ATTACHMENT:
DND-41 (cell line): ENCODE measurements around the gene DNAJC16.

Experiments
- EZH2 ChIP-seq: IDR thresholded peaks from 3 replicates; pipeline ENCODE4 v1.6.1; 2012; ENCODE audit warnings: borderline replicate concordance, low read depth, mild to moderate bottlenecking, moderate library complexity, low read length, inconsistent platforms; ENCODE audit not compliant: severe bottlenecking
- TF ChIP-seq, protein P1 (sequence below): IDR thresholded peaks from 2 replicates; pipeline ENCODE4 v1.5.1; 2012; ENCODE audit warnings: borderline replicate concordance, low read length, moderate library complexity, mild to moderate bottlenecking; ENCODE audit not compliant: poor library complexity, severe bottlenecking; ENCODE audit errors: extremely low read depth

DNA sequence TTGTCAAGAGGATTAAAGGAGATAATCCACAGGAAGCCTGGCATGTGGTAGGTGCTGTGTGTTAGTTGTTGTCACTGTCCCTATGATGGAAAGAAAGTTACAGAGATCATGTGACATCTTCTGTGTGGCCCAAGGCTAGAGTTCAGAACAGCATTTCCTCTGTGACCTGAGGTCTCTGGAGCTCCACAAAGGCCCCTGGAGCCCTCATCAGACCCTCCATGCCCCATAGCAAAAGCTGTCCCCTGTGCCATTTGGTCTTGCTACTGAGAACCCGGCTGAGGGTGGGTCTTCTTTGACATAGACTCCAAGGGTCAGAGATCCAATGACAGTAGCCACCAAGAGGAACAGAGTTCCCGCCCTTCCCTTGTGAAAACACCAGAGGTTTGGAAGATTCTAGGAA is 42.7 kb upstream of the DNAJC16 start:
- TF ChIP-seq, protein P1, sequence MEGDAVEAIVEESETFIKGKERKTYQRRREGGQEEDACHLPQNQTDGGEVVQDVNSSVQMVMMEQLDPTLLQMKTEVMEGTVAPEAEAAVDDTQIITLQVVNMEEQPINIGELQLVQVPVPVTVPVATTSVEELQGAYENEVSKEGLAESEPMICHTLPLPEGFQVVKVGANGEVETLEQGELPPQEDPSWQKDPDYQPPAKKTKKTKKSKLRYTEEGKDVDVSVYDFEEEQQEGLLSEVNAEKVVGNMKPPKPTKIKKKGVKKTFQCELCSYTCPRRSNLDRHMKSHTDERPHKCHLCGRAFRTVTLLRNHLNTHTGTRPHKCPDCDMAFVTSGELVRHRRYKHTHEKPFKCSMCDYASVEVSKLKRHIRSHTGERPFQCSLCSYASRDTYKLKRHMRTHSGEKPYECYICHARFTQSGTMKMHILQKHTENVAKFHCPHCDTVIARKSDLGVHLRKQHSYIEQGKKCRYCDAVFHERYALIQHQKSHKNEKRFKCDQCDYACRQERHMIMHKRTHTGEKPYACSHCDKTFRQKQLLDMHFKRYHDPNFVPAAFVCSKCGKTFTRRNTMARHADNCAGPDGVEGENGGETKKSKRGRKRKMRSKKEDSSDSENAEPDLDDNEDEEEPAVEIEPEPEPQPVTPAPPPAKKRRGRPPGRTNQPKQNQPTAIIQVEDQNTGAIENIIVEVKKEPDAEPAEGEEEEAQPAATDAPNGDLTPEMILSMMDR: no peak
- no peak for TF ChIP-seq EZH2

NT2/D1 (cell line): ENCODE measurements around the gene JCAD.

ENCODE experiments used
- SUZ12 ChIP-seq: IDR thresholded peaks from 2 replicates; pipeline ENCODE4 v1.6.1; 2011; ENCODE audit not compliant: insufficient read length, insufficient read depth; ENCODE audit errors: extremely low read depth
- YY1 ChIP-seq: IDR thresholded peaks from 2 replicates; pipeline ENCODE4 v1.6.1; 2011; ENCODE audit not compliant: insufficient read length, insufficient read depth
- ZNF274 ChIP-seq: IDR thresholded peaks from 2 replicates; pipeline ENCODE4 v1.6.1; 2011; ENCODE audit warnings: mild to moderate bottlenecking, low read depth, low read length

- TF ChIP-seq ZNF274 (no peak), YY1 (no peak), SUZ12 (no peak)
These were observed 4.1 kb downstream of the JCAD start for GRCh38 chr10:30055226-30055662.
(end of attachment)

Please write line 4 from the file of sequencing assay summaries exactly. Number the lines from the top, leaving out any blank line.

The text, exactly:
- TF ChIP-seq, protein P1 (sequence below): IDR thresholded peaks from 2 replicates; pipeline ENCODE4 v1.5.1; 2012; ENCODE audit warnings: borderline replicate concordance, low read length, moderate library complexity, mild to moderate bottlenecking; ENCODE audit not compliant: poor library complexity, severe bottlenecking; ENCODE audit errors: extremely low read depth